Finally, does anyone see the green chemistry business opportunity here? The chemicals that J&J is committing to remove are preservatives: we are in desperate need of a preservative that keeps microbiological contamination down (you really don’t want mold in your shampoo, after all), but does not involve a carcinogenic compound. Anyone?? 

The Associated Press

Johnson & Johnson removing harsh chemicals from products by 2015

Published August 15, 2012

Associated Press

Johnson & Johnson plans to remove potentially cancer-causing and other dangerous chemicals from nearly all its adult toiletries and cosmetic products worldwide in less than four years.

The health care giant late last year pledged to remove “chemicals of concern” from its baby products after being pressed to do so by a large coalition of health and environmental groups.

The company told The Associated Press in an exclusive interview Tuesday that it remains on track to have baby products, including its Johnson’s No More Tears baby shampoo, reformulated with safer ingredients by the end of 2013. Adult products will be reformulated by the end of 2015.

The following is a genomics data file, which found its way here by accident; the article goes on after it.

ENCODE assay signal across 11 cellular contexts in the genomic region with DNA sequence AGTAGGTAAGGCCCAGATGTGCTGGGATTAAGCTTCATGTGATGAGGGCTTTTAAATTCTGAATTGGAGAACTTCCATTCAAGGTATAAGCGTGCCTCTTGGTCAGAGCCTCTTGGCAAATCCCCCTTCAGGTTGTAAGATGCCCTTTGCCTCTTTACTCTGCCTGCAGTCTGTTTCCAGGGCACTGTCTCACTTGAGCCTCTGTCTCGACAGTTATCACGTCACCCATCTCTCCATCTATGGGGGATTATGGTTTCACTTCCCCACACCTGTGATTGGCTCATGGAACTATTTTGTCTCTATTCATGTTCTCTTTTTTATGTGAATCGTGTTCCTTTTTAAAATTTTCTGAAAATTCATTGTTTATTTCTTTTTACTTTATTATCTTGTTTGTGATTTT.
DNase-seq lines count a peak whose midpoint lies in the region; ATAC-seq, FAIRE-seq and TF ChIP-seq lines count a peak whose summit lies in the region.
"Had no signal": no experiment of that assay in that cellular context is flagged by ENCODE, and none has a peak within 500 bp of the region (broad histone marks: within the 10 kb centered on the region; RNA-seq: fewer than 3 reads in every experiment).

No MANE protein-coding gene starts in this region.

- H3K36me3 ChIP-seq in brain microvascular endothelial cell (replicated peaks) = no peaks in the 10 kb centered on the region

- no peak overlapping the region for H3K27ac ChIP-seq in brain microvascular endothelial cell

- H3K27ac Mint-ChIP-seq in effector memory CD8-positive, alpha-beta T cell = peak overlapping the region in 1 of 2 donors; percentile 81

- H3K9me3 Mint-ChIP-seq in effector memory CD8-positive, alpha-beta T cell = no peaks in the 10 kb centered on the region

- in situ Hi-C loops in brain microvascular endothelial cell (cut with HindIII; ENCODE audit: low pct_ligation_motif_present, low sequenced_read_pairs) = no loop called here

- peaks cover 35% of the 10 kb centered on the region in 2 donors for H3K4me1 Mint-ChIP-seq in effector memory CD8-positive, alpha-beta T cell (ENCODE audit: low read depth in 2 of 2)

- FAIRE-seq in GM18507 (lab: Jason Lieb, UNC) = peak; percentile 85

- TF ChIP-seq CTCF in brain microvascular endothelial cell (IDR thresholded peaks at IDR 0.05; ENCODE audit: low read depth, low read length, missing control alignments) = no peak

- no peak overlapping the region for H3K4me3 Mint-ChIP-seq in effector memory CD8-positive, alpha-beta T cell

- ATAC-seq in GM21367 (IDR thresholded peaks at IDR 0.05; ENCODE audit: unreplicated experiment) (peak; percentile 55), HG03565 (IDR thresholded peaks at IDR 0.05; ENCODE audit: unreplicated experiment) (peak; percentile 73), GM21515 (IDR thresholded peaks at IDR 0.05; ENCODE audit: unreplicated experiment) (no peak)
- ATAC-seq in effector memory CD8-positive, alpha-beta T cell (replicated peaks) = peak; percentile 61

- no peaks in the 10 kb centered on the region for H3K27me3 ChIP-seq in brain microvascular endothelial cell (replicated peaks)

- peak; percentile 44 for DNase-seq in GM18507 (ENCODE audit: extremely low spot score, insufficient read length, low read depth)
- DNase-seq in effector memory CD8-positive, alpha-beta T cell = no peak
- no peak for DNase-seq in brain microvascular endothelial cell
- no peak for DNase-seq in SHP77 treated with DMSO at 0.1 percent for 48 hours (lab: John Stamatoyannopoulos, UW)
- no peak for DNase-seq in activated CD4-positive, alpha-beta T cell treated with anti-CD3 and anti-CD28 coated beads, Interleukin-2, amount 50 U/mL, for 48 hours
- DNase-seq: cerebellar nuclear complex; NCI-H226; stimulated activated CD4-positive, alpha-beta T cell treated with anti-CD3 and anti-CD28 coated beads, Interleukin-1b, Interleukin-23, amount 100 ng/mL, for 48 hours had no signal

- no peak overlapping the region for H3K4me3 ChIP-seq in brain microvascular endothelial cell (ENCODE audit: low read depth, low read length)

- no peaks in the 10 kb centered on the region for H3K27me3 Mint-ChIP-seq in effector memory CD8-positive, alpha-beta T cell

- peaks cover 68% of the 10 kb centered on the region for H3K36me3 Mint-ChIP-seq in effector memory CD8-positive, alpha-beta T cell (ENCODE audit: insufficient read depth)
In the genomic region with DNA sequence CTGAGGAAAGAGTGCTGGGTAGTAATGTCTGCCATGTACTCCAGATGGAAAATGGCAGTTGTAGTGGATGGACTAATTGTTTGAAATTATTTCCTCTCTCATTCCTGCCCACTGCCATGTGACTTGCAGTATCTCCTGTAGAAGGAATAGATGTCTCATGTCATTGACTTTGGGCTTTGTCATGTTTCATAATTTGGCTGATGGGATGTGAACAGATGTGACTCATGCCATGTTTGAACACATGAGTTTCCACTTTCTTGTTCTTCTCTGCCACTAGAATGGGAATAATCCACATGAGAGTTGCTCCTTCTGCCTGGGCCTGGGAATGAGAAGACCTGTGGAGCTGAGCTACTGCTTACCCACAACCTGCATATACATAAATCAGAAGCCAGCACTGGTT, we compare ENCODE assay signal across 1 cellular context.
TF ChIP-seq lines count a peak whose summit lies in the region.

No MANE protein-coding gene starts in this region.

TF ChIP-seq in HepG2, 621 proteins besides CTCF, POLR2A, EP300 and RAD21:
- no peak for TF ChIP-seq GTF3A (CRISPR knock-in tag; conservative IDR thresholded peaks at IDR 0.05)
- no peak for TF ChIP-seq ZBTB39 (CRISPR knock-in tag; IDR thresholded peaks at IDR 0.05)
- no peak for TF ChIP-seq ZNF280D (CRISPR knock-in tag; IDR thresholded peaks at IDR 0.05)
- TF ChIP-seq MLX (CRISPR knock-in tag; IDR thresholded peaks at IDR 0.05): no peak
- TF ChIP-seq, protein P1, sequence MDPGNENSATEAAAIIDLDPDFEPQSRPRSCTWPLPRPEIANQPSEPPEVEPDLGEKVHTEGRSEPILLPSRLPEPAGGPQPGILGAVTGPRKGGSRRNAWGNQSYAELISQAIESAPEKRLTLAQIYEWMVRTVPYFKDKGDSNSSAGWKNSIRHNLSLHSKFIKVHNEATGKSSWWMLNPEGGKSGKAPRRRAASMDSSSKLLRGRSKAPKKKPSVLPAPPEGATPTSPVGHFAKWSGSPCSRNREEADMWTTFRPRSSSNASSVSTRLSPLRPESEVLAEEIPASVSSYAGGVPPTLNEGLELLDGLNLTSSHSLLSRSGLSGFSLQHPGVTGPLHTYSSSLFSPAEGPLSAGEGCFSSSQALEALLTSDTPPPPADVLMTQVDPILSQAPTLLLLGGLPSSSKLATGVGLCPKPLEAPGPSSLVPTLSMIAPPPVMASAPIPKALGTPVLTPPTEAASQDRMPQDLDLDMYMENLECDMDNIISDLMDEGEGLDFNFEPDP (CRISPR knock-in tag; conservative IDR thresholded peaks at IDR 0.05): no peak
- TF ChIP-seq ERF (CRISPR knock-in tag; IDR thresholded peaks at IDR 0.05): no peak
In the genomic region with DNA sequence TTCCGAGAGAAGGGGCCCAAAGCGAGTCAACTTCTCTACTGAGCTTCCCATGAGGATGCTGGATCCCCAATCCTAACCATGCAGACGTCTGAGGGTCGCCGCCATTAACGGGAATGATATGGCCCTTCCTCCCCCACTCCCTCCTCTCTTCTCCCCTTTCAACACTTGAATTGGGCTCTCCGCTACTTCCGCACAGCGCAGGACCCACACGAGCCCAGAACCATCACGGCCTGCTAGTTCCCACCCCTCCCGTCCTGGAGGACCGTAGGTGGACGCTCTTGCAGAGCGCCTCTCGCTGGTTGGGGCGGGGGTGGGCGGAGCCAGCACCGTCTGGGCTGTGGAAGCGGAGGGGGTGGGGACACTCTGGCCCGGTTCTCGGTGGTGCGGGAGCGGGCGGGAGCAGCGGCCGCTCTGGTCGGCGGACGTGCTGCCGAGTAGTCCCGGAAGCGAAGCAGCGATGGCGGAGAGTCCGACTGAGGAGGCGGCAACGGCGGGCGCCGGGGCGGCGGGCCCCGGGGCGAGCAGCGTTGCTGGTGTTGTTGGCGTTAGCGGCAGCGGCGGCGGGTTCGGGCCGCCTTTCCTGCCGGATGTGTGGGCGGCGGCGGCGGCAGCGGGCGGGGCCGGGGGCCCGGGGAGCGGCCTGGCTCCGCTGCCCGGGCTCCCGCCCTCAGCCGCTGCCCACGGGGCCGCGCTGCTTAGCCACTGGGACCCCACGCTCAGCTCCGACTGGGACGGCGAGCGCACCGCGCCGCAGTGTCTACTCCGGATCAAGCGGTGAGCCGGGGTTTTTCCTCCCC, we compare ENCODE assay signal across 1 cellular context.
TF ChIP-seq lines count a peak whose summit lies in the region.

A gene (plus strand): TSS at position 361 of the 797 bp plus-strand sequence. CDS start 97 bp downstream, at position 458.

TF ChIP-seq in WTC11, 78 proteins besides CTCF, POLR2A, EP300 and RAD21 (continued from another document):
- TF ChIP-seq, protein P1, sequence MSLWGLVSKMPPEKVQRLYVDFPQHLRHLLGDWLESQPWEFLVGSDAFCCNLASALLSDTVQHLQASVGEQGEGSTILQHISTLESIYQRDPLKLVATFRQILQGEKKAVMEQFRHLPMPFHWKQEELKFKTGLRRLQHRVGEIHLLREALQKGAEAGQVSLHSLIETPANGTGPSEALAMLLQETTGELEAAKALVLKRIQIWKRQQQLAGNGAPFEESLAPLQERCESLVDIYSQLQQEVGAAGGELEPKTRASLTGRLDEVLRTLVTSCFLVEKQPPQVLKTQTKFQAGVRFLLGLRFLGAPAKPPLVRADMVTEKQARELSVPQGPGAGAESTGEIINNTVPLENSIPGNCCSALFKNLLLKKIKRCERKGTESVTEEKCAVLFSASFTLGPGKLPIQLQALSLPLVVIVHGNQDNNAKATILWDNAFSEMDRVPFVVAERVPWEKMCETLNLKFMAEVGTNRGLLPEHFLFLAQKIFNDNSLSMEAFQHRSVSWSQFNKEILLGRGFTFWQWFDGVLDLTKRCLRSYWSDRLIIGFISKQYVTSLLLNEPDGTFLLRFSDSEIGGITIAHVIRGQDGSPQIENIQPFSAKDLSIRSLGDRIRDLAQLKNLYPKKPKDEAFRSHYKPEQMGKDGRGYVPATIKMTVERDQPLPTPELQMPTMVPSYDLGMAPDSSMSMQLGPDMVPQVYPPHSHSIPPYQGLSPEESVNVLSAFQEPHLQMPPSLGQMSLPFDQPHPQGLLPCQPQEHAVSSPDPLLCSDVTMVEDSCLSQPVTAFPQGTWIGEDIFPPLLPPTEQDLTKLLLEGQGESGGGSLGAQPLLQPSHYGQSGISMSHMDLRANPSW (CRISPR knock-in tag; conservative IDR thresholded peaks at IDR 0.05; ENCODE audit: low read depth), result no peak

“We want people to have complete peace of mind when they use our products,” said Susan Nettesheim, vice president of product stewardship and toxicology for J&J’s consumer health brands.

The company also makes prescription drugs and medical devices.

The Campaign for Safe Cosmetics began pushing J&J in May 2009 to remove harsh and toxic chemicals from its brands to protect consumers and workers. The coalition includes more than 175 nonprofit groups representing about 1.7 million members, from the Environmental Working Group and Friends of the Earth to the American Nurses Association and Physicians for Social Responsibility.